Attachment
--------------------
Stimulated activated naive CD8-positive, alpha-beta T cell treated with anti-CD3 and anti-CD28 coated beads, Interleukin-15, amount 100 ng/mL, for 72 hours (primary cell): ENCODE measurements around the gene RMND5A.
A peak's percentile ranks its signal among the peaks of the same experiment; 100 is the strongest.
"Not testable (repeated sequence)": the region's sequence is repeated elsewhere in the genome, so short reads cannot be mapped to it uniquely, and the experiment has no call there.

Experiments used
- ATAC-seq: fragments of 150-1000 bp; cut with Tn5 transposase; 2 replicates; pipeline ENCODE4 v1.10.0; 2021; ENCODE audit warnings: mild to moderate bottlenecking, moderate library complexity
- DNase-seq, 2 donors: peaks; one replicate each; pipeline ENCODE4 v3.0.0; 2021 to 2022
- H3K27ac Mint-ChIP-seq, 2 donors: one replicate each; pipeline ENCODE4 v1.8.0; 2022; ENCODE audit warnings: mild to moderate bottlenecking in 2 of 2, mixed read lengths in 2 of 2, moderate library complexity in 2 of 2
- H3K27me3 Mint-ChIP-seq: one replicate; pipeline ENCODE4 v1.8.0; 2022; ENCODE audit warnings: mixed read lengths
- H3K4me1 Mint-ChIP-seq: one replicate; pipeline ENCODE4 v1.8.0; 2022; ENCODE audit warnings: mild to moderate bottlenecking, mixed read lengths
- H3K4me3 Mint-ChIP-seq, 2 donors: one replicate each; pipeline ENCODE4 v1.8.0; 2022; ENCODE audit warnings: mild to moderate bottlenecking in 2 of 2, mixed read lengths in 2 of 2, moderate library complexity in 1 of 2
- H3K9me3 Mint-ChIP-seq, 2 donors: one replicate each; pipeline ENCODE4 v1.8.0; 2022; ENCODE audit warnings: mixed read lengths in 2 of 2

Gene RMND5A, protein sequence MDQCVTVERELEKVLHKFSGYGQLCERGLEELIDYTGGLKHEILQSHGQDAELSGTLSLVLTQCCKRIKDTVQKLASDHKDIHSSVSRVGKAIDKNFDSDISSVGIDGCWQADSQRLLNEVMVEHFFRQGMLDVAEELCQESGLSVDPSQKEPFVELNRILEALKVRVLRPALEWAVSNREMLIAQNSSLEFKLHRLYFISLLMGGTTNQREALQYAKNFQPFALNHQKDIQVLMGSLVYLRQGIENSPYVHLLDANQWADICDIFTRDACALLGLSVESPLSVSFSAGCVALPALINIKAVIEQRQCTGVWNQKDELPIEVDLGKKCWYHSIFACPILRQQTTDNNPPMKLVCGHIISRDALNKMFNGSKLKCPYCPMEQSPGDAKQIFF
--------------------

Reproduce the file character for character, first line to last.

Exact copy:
Stimulated activated naive CD8-positive, alpha-beta T cell treated with anti-CD3 and anti-CD28 coated beads, Interleukin-15, amount 100 ng/mL, for 72 hours (primary cell): ENCODE measurements around the gene RMND5A.
A peak's percentile ranks its signal among the peaks of the same experiment; 100 is the strongest.
"Not testable (repeated sequence)": the region's sequence is repeated elsewhere in the genome, so short reads cannot be mapped to it uniquely, and the experiment has no call there.

Experiments used
- ATAC-seq: fragments of 150-1000 bp; cut with Tn5 transposase; 2 replicates; pipeline ENCODE4 v1.10.0; 2021; ENCODE audit warnings: mild to moderate bottlenecking, moderate library complexity
- DNase-seq, 2 donors: peaks; one replicate each; pipeline ENCODE4 v3.0.0; 2021 to 2022
- H3K27ac Mint-ChIP-seq, 2 donors: one replicate each; pipeline ENCODE4 v1.8.0; 2022; ENCODE audit warnings: mild to moderate bottlenecking in 2 of 2, mixed read lengths in 2 of 2, moderate library complexity in 2 of 2
- H3K27me3 Mint-ChIP-seq: one replicate; pipeline ENCODE4 v1.8.0; 2022; ENCODE audit warnings: mixed read lengths
- H3K4me1 Mint-ChIP-seq: one replicate; pipeline ENCODE4 v1.8.0; 2022; ENCODE audit warnings: mild to moderate bottlenecking, mixed read lengths
- H3K4me3 Mint-ChIP-seq, 2 donors: one replicate each; pipeline ENCODE4 v1.8.0; 2022; ENCODE audit warnings: mild to moderate bottlenecking in 2 of 2, mixed read lengths in 2 of 2, moderate library complexity in 1 of 2
- H3K9me3 Mint-ChIP-seq, 2 donors: one replicate each; pipeline ENCODE4 v1.8.0; 2022; ENCODE audit warnings: mixed read lengths in 2 of 2

Gene RMND5A, protein sequence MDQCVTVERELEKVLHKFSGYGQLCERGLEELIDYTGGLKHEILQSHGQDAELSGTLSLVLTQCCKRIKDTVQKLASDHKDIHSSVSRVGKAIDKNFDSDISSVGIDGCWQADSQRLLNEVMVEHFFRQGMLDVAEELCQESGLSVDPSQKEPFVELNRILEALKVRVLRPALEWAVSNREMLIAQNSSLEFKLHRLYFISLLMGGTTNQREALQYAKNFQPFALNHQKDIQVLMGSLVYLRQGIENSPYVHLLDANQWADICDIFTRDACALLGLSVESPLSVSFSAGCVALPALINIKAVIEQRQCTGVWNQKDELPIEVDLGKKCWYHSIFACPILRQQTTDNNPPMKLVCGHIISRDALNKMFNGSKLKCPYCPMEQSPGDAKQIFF